We have exactly the same situation in the Drug War.  Illegal drugs could be stopped if we clamped down on all our civic freedoms.  Big time drug lords, people whose names the police know very well, would be arrested and put away for good, or they would be killed.  We would trample on the sovereignty of any country that harbored drug lords.   We would get them, period.

There would be no more fashionable drug use among rich Americans.  They would be hunted down and punished as felons.

As in any war, your house would be open to search.  Rights would be suspended.

Is winning the Drug War worth all that?

The alternative is surrender.  Like President Johnson, every politician refuses to declare that we have simply lost the War on Drugs and call it off.  And no politician is going to openly demand that we make a total war of it.

So we don't fight and we don't give it up.  The Drug War is Vietnam.


                                  Our Whole National Policy is a Vietnam Policy                                 


We have another Vietnam on the question of controlling our borders.  The only place on earth where a third world country shares a border with a first world country is on the Rio Grande.

People who violate the law are either criminals or they are not.  People who break into Federal facilities repeatedly are not gently led back out.  They are convicted and they go to jail.

People who violate our immigration laws are either criminals or we shouldn't have immigration laws.

 "But, Bob, under the Constitution, illegal immigrants have rights, too."

 ‘Fraid not.  The Constitution specifically says it applies only to "Ourselves and Our Posterity."

This was not chance wording.  The Founding Fathers had just fought a war for our independence and they said our business was ourselves and foreigners were none of our business .  That is what independence means.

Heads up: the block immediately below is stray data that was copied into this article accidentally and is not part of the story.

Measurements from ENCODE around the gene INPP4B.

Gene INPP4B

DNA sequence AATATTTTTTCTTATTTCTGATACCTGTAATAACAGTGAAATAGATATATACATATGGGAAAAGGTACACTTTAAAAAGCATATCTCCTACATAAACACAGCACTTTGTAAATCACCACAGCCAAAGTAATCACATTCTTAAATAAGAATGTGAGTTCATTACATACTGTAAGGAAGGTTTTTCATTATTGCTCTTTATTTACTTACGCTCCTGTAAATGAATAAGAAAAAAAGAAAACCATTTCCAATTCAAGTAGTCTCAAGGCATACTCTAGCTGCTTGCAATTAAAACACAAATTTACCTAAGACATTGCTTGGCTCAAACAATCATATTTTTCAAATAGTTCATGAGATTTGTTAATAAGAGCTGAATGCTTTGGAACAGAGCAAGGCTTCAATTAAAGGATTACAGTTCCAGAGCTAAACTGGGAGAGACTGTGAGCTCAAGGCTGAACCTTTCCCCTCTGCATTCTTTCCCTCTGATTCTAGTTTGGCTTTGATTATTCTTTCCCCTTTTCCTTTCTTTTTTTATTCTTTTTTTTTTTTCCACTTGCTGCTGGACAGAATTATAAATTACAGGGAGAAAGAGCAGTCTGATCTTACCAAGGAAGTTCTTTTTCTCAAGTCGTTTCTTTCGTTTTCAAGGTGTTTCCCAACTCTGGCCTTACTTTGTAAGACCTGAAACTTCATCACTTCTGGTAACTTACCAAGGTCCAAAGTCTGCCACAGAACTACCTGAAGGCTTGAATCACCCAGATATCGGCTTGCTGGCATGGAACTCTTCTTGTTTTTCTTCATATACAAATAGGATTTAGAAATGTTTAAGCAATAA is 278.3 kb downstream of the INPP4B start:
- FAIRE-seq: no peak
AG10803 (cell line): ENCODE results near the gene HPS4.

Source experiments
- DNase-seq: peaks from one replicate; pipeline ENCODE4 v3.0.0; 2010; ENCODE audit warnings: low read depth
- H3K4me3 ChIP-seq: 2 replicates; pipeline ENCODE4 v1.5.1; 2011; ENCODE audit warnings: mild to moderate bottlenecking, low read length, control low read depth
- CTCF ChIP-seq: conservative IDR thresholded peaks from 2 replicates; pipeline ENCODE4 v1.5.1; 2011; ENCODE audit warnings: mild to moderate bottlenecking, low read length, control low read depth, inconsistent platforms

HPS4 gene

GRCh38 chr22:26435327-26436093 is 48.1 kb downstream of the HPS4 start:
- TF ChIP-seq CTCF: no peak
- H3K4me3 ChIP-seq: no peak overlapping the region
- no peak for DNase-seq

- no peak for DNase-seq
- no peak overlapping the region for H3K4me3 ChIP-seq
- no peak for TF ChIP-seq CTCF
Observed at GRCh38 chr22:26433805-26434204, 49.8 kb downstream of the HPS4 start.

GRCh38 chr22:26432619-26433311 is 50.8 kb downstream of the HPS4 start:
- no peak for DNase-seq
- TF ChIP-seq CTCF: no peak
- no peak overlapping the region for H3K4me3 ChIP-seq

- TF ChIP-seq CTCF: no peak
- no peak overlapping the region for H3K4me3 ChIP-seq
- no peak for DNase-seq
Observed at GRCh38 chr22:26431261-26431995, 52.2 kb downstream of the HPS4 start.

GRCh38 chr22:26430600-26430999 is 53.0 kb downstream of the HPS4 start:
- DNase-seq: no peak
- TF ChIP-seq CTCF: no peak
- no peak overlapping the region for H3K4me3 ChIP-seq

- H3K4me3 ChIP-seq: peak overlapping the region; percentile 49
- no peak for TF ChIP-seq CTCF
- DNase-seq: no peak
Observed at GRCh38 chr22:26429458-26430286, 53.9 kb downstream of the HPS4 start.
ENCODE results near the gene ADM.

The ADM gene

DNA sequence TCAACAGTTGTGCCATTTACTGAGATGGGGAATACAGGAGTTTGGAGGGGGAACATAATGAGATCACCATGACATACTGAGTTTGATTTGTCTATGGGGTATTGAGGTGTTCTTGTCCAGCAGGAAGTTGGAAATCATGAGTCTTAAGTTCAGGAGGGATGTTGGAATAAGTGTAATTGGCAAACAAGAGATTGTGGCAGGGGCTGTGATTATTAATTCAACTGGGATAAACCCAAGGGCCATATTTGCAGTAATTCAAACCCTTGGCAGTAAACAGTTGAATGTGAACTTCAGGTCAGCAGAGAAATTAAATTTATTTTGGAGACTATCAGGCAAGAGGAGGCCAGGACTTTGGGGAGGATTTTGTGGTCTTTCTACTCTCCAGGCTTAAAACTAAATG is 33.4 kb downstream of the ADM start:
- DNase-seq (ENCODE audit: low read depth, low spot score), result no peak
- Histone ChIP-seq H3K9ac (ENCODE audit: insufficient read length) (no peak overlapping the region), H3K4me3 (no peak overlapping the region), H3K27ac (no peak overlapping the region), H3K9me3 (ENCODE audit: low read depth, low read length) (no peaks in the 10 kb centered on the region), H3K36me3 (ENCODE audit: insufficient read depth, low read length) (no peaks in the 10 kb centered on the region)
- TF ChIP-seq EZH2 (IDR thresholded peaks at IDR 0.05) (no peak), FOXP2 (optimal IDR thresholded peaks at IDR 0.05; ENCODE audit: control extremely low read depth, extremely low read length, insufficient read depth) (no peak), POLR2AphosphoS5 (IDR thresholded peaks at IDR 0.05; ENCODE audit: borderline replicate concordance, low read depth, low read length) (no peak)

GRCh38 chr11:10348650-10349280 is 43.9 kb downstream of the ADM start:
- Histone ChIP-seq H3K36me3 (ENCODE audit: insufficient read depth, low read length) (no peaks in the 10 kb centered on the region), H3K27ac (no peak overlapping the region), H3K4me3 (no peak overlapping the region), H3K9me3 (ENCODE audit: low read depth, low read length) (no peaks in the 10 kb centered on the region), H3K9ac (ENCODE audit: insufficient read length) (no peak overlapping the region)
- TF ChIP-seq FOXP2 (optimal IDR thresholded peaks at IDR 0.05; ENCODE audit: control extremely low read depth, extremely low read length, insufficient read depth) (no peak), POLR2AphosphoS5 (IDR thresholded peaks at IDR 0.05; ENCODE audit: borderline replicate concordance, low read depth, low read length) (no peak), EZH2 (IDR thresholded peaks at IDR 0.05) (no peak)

If you do not regard the immigration law as a real law, then you should stop enforcing it completely.

 We have over two million people in our prisons because we cannot decide whether to treat criminals as criminals or be human about the whole thing.  This situation overlaps with our Drug War Vietnam.

If drug dealers are criminals, then we should go after them all out, wherever they are.   By the same token, every court room every day has people before the judge whose occupation is crime.   "He keeps getting into trouble,." they say.   No one mentions what that "trouble" costs one innocent victim after another.

"But, Bob, criminals have rights, too."

 I'm afraid not.  The term for someone who lives outside the law in Anglo-Saxon law was "outlaw."  He is outside the law. 

But we do not have the courage to decide.  In each case, the moral question is, "Is it worth total war or do we surrender?"

We are fighting an endless number of Vietnams because we do not have the moral courage to make the decision to fight or to surrender